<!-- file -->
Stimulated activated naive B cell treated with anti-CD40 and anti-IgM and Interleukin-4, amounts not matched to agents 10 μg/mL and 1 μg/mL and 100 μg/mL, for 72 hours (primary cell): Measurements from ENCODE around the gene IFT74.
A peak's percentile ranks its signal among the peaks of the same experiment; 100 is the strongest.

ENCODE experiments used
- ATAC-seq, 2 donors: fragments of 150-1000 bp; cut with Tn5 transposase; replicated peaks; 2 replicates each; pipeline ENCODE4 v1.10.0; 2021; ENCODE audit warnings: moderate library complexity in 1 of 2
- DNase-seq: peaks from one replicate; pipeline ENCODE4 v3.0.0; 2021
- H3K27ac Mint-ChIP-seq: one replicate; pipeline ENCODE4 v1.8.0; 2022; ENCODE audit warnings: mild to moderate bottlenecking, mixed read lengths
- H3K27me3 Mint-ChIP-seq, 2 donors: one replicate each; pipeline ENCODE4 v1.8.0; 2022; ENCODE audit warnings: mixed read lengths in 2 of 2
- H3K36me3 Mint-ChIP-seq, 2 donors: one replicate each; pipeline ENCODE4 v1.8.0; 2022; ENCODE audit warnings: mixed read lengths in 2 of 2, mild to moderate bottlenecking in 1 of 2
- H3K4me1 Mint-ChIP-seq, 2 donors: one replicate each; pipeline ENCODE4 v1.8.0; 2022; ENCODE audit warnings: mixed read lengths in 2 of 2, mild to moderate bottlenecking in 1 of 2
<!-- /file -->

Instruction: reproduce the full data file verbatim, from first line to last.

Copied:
Stimulated activated naive B cell treated with anti-CD40 and anti-IgM and Interleukin-4, amounts not matched to agents 10 μg/mL and 1 μg/mL and 100 μg/mL, for 72 hours (primary cell): Measurements from ENCODE around the gene IFT74.
A peak's percentile ranks its signal among the peaks of the same experiment; 100 is the strongest.

ENCODE experiments used
- ATAC-seq, 2 donors: fragments of 150-1000 bp; cut with Tn5 transposase; replicated peaks; 2 replicates each; pipeline ENCODE4 v1.10.0; 2021; ENCODE audit warnings: moderate library complexity in 1 of 2
- DNase-seq: peaks from one replicate; pipeline ENCODE4 v3.0.0; 2021
- H3K27ac Mint-ChIP-seq: one replicate; pipeline ENCODE4 v1.8.0; 2022; ENCODE audit warnings: mild to moderate bottlenecking, mixed read lengths
- H3K27me3 Mint-ChIP-seq, 2 donors: one replicate each; pipeline ENCODE4 v1.8.0; 2022; ENCODE audit warnings: mixed read lengths in 2 of 2
- H3K36me3 Mint-ChIP-seq, 2 donors: one replicate each; pipeline ENCODE4 v1.8.0; 2022; ENCODE audit warnings: mixed read lengths in 2 of 2, mild to moderate bottlenecking in 1 of 2
- H3K4me1 Mint-ChIP-seq, 2 donors: one replicate each; pipeline ENCODE4 v1.8.0; 2022; ENCODE audit warnings: mixed read lengths in 2 of 2, mild to moderate bottlenecking in 1 of 2